WASHINGTON, June 15, 2021 /PRNewswire/ -- With the whaling season in Iceland usually under way at the start of June, it is now apparent that for the third year running, no whales will be harpooned in Iceland.
The International Fund for Animal Welfare (IFAW), which campaigns for whale protection, is encouraged to see that no endangered fin whales will be slaughtered this year by the last remaining whaling company in Iceland.
"We are a hair's breadth away from the final curtain call on Icelandic whaling," said Sharon Livermore, Director of Marine Conservation for IFAW. "2020 saw the Icelandic Minke Whalers Association accept the futility of whaling and end their bloody business. Now only Kristjan Loftsson and his fin whaling company, Hvalur hf., remain. According to quota regulations, Loftsson is still allowed to kill fin whales, but has not done so since 2018. Unfortunately this means we may still see him going whaling next year to secure a new five-year quota."
Minke whale meat is sold in Iceland, though in recent years much of it was sold to curious tourists rather than residents. The most recent poll commissioned by IFAW showed Icelanders themselves have little appetite for whale meat with only one per cent saying they eat whale meat regularly. In cooperation with local whale watch operators, IFAW has run a 'Meet Us Don't Eat Us' campaign designed to inform tourists about the reality of whaling and whale meat consumption. This campaign has curbed whale meat consumption by visitors to Iceland considerably.
In comparison to the limited domestic market for minke whale meat, fin whale meat has been exported to Japan since 2013 in an unsuccessful attempt to establish an export market.
Whaling as an issue has vanished from the political agenda within Iceland. The topic was a notorious theme in Icelandic election campaigns for decades, but since 2016, it has decreased in prominence. Young voters are more concerned about climate change, and the positive role living whales play in creating healthy ecosystems in the ocean and their contributions towards carbon dioxide (CO2) absorption from the atmosphere.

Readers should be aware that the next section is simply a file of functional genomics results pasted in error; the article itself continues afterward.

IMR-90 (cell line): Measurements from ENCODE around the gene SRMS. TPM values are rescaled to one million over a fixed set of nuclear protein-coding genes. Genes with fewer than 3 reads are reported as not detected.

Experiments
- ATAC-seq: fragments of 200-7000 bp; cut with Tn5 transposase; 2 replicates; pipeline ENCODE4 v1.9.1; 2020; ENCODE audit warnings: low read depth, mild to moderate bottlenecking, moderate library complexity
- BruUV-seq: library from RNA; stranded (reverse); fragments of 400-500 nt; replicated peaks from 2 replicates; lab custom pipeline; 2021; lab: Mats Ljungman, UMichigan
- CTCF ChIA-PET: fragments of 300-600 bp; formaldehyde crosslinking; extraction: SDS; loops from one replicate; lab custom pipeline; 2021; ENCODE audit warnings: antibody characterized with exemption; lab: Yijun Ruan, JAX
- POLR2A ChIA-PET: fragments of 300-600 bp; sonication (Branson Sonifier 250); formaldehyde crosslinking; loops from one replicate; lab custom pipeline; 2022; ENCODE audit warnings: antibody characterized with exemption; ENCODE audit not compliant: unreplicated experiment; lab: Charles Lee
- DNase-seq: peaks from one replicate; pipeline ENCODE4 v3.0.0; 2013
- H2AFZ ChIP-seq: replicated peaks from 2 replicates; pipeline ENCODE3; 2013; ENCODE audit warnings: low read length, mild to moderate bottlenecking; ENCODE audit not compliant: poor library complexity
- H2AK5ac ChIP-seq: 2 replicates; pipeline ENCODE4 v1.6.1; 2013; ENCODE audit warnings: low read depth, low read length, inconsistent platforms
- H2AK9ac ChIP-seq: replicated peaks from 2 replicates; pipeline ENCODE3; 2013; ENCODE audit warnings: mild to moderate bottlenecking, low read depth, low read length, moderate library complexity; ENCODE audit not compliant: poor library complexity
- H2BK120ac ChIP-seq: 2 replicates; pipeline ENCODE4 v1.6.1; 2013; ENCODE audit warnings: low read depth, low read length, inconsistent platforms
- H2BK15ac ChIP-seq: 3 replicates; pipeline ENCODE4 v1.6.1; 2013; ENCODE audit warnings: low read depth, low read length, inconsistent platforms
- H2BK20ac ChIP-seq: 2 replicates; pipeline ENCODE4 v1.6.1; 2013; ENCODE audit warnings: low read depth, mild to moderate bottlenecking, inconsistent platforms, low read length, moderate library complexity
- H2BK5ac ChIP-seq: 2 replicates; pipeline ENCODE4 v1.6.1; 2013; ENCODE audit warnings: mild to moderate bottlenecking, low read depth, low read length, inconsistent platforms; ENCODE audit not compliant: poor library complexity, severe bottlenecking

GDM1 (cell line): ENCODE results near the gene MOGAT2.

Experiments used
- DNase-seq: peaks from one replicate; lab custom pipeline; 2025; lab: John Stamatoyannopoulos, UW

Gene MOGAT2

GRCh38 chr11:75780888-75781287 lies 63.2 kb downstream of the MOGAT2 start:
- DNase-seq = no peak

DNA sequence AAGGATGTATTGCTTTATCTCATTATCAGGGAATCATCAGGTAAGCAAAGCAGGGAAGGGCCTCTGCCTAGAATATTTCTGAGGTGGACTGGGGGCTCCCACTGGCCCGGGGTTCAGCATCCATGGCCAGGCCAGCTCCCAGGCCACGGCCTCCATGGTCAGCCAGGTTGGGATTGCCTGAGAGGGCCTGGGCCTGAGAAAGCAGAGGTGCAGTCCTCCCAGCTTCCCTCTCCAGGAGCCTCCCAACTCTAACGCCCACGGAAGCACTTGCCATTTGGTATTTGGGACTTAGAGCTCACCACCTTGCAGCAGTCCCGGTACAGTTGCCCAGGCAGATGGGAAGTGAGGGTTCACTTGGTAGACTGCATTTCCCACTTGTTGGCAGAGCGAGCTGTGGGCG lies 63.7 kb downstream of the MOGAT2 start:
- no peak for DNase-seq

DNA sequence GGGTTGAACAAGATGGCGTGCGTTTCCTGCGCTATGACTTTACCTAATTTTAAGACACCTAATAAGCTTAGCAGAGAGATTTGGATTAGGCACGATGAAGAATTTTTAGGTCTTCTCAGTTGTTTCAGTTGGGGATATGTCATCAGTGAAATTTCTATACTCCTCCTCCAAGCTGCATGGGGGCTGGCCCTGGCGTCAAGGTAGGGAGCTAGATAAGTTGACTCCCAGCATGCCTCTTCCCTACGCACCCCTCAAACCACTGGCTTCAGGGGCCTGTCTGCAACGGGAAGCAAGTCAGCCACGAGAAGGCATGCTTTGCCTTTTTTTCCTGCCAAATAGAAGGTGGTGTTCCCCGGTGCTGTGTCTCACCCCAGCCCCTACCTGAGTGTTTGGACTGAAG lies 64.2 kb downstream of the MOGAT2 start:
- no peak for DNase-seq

Livermore added: "The pause button may be pressed on commercial whaling for now, but whales in Icelandic waters are still at risk in the future. Thankfully, Icelanders themselves are the ones driving the decision to end whaling, for reasons that make sense to them. IFAW will continue working to advance marine conservation in Icelandic waters and progress the country's world-class, responsible whale watching industry."
More than 1,500 fin and minke whales have been killed in Iceland since 2003 – the year the country resumed commercial whaling after a 13-year hiatus. IFAW has worked with Icelanders since this time to promote responsible whale watching as an alternative to the cruelty of whaling.
For more information or to arrange interviews please contact Rodger Correa via email at [email protected]. Images are available on request.
Notes to Editors:
Further renewals of the five-year whaling quotas could continue to strain Iceland's international relations including with the US, which has had diplomatic sanctions (the so-called Pelly Amendment) in place against Iceland since 2014 due to its commercial whaling activities and whale meat trade.
Whale watching is one of the top tourist activities in Iceland, attracting more than 350,000 customers each year and generating almost €20 million annually, proving that whales are worth far more to the Icelandic economy alive than dead.
The poll was carried out by Gallup between in two waves between October 1 and November 4, 2019, to survey Icelanders' attitudes to whale hunting. The survey was carried out online across Iceland targeting only those aged 18 years and over randomly selected from Gallup's Internet Panel. Total number of respondents was 880 (wave one) and 845 (wave two), with 664 and 743 respectively not responding, giving a response rate of 57% for wave one and 53,2% for wave two. Full results are available on request.
About the International Fund for Animal Welfare (IFAW) - The International Fund for Animal Welfare is a global non-profit helping animals and people thrive together. We are experts and everyday people, working across seas, oceans and in more than 40 countries around the world. We rescue, rehabilitate and release animals, and we restore and protect their natural habitats. The problems we're up against are urgent and complicated. To solve them, we match fresh thinking with bold action. We partner with local communities, governments, non-governmental organisations and businesses. Together, we pioneer new and innovative ways to help all species flourish. See how at ifaw.org